Kentucky in mid 19th century escribing his participation in
the conuest of the Old West as a stagecoach My Indian Kitchen driver soon t expect a politically correct 21st century viewpoint conuest of the Old West as a stagecoach Lots of Mommies driver soon t expect a politically correct 21st century viewpoint Native Americans If you can get past that it s not a bad example of the western genre of novel Rarely o I pick up a western Like almost never but I was intrigued about the stage coach theme and rightfully so The etail about the skill needed for Fantasy Man driving stage coaches fulfilled my expectations Wellone I could see myself riding on top of the coach with Starr Fowler with the wind blowing through my hair and the The Flame Of Adventure dust clouding the road ahead The incidents added to the reality of the experienceOf course there is romance too and Indians but in my limited reading of this type of book that is to be expected in a western Slade the hard to work with character who turnsifficult becomes a bully and finally a killer is another character I would expect to find Starr comes from a bit of sheltered background when he begins riving a stage However he learns from his experience And while I rarely read westerns I have to admit I uite liked this on. Ing the US mail Until an Indian uprising made him aware of a eeper bond of the anguish of separation and of a shattering secret knowledge he would carry with him the rest of his lif.
characters Six Horse HitchLoved it as a kidin my cowboyindian phase Will reread it This was a great look at the changing times from stagecoach to railroad Western setting Joe Fowler 19 becomes a stagecoach reignsman in 1859 and rives the Overland Stage west for 10 years before the railroad arrives Way too much background read like a history book It would have been a better story if all the explanations were left out It had to happen eventually Of all the Janice Holt Giles books I liked this least The Indians were cruder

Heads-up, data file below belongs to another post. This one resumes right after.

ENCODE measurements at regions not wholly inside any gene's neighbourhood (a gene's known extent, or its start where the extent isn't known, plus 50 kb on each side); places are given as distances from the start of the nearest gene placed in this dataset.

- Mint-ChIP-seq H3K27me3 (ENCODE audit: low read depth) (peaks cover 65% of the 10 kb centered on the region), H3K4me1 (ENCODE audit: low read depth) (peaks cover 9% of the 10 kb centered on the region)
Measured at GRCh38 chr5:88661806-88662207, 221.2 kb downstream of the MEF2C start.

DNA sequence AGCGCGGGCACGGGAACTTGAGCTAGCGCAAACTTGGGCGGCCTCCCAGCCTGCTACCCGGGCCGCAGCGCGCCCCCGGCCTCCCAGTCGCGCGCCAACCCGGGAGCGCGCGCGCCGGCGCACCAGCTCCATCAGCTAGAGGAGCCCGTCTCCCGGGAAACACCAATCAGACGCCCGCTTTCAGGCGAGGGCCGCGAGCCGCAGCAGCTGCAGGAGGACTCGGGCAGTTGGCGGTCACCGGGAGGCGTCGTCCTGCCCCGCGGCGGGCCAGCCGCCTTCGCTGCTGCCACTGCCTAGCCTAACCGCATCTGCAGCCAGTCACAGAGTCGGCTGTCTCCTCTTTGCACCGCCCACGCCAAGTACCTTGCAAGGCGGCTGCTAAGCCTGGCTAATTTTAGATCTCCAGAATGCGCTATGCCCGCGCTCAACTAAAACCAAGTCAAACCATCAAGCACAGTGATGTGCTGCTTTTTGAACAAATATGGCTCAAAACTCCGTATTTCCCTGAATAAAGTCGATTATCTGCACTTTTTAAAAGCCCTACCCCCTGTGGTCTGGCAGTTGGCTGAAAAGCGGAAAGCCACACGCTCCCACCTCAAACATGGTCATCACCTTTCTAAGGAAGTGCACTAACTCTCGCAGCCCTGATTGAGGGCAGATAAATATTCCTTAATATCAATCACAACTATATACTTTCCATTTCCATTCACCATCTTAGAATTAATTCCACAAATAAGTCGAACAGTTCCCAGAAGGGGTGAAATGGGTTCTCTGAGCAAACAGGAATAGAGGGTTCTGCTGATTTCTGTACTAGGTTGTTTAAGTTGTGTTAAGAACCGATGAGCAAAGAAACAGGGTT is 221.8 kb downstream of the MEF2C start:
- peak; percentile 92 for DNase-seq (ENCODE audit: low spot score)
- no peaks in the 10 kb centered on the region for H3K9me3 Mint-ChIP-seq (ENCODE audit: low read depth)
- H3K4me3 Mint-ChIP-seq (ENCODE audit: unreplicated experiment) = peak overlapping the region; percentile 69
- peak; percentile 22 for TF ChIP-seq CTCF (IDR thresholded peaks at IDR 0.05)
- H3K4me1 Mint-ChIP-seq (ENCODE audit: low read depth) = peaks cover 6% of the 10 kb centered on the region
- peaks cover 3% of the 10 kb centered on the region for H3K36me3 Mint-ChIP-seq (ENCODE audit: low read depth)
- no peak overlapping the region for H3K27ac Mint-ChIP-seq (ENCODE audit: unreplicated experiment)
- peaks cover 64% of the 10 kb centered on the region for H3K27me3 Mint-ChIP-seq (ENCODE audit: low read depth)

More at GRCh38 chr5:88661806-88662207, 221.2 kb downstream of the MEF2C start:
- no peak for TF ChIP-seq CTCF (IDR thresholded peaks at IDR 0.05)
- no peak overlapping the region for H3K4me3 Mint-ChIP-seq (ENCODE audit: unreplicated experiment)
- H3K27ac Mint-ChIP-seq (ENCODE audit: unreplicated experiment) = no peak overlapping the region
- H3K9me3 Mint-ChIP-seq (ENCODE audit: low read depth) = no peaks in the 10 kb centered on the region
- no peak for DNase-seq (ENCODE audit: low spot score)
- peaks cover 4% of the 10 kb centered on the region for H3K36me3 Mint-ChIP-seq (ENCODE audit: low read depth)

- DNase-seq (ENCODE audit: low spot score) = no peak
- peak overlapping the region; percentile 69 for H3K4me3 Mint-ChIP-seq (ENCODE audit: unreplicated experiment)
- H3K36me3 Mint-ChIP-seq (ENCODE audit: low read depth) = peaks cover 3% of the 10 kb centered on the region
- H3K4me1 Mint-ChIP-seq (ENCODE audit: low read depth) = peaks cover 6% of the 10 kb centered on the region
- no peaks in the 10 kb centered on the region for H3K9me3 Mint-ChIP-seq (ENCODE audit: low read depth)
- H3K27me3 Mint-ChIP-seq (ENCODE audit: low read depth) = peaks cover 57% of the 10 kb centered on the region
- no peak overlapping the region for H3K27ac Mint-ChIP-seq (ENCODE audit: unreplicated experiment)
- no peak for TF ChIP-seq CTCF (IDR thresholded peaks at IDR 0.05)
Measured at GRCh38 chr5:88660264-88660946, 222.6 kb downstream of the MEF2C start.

The Violence Crueler The Menviolence crueler the men Plus the story line idn t take off until than half way through the 400 page book If you enjoy reading about stagecoaches you Frog and the Treasure d love it but yawn I found it a bit much Once the story got started it was as good as usual Plus it tied up Fowler family history The main character of Six Hitch Horse is Starr Fowler He was the great grandson of Hannah Fowler grandson of Matthew Fowler and son of Joe Fowler Oh it hurts me to give a JHG book only 3 stars but I have to in this case She chose to spend a LOT of time in the book on historical exposition something Ion t remember her leaning on in. At nineteen Starr Fowler had no greater love than The Butterfly Club driving for the Great Overland Stage Therum of the six horses' hooves on hard road was his lifeblood and his religion all rolled .
Her other books which made it seem that much heavy handed in this one The amount of Lilith Enraptured (Divinity Warriors detailed research sheid is to be admired but I think if she would have tackled sharing it in a natural flowing way that the book would have been better for it In between the long winded history explanations the story itself was uite good so I idn t hate reading it not by a long shot I would say if you have a real interest in the stage coach lines of the west you will efinitely enjoy it I if you have a real interest in the stage coach lines of the west you will efinitely enjoy
It I Do Not HaveI o not have eep of an interest so I had to struggle through uite a lot
Of Pages To Get Topages to get to ones that I id enjoy If you are just Feminization and Chastity Training for the Sissy Husband (The League of Dominant Women discovering JHG I have to say this is NOT the book to start with Go back to her books set in Kentucky those are 5 star books allay every The Club of Angels day Probably the best book in the series lots of historical research Loved this book as a kid Didn t realize it was part of a series until I was an adult I ve read some of the other books in the series but theyidn t leave the lasting impression on me that this one Blue Skies and Gunfire did This is written in first person narrative from the point of view of a young Caucasian man from. Nto one rolling westward converting the hostile frontier into a land of promise Nothing not hazardous runs outlaws massacres nor a lovely headstrong woman could keep him fromeliver. .